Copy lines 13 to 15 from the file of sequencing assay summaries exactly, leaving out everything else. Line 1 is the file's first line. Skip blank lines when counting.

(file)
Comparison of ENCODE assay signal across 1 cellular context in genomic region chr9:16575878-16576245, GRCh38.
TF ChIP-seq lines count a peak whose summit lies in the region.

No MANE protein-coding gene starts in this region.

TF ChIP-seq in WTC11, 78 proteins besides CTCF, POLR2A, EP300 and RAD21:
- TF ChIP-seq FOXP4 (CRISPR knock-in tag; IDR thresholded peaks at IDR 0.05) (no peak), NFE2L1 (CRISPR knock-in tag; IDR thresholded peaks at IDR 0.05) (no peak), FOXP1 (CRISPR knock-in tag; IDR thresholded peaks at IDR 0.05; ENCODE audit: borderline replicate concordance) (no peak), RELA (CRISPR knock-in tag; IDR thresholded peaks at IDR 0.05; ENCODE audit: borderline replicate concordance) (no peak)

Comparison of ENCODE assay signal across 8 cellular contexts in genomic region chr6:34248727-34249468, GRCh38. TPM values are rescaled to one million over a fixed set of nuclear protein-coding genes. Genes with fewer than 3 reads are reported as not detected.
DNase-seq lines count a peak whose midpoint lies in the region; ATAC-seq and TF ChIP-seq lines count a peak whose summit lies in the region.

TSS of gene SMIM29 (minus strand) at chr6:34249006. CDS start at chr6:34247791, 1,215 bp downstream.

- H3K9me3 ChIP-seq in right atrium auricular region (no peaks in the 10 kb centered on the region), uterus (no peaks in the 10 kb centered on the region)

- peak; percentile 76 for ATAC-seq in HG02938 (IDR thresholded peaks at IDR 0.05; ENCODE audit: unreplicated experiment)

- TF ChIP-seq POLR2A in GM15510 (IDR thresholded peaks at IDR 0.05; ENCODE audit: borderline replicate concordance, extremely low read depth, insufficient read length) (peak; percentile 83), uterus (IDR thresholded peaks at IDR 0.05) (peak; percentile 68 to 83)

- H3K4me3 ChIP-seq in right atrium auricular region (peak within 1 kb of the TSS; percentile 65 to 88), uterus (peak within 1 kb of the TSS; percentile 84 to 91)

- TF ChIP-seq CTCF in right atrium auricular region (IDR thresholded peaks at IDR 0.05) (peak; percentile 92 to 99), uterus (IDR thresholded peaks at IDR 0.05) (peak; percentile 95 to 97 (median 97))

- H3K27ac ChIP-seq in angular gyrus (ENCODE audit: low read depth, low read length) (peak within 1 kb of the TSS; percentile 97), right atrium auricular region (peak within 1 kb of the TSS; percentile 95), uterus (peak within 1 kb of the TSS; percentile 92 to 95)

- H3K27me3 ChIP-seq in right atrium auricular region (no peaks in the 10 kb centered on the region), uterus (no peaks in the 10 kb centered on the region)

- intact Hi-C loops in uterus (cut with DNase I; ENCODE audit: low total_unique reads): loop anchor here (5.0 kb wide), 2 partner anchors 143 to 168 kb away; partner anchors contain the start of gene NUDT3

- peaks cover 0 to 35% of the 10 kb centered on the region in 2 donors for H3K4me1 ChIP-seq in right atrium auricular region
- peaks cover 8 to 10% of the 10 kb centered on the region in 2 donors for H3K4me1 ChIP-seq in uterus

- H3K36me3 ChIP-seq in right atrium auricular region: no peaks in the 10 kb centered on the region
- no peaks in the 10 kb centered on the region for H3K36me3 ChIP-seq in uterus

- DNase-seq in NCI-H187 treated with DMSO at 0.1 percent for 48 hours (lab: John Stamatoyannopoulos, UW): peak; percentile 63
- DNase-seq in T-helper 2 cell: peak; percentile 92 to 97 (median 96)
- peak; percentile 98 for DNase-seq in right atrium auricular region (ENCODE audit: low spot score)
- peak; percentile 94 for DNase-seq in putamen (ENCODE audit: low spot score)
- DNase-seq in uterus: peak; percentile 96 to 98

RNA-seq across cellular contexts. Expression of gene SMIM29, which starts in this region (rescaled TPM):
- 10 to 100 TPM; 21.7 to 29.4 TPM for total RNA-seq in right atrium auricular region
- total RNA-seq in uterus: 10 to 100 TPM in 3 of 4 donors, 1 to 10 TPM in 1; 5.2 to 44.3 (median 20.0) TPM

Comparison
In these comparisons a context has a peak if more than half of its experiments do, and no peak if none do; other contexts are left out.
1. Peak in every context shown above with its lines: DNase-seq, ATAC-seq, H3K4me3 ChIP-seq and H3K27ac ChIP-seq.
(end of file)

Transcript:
- TF ChIP-seq CTCF in right atrium auricular region (IDR thresholded peaks at IDR 0.05) (peak; percentile 92 to 99), uterus (IDR thresholded peaks at IDR 0.05) (peak; percentile 95 to 97 (median 97))

- H3K27ac ChIP-seq in angular gyrus (ENCODE audit: low read depth, low read length) (peak within 1 kb of the TSS; percentile 97), right atrium auricular region (peak within 1 kb of the TSS; percentile 95), uterus (peak within 1 kb of the TSS; percentile 92 to 95)

- H3K27me3 ChIP-seq in right atrium auricular region (no peaks in the 10 kb centered on the region), uterus (no peaks in the 10 kb centered on the region)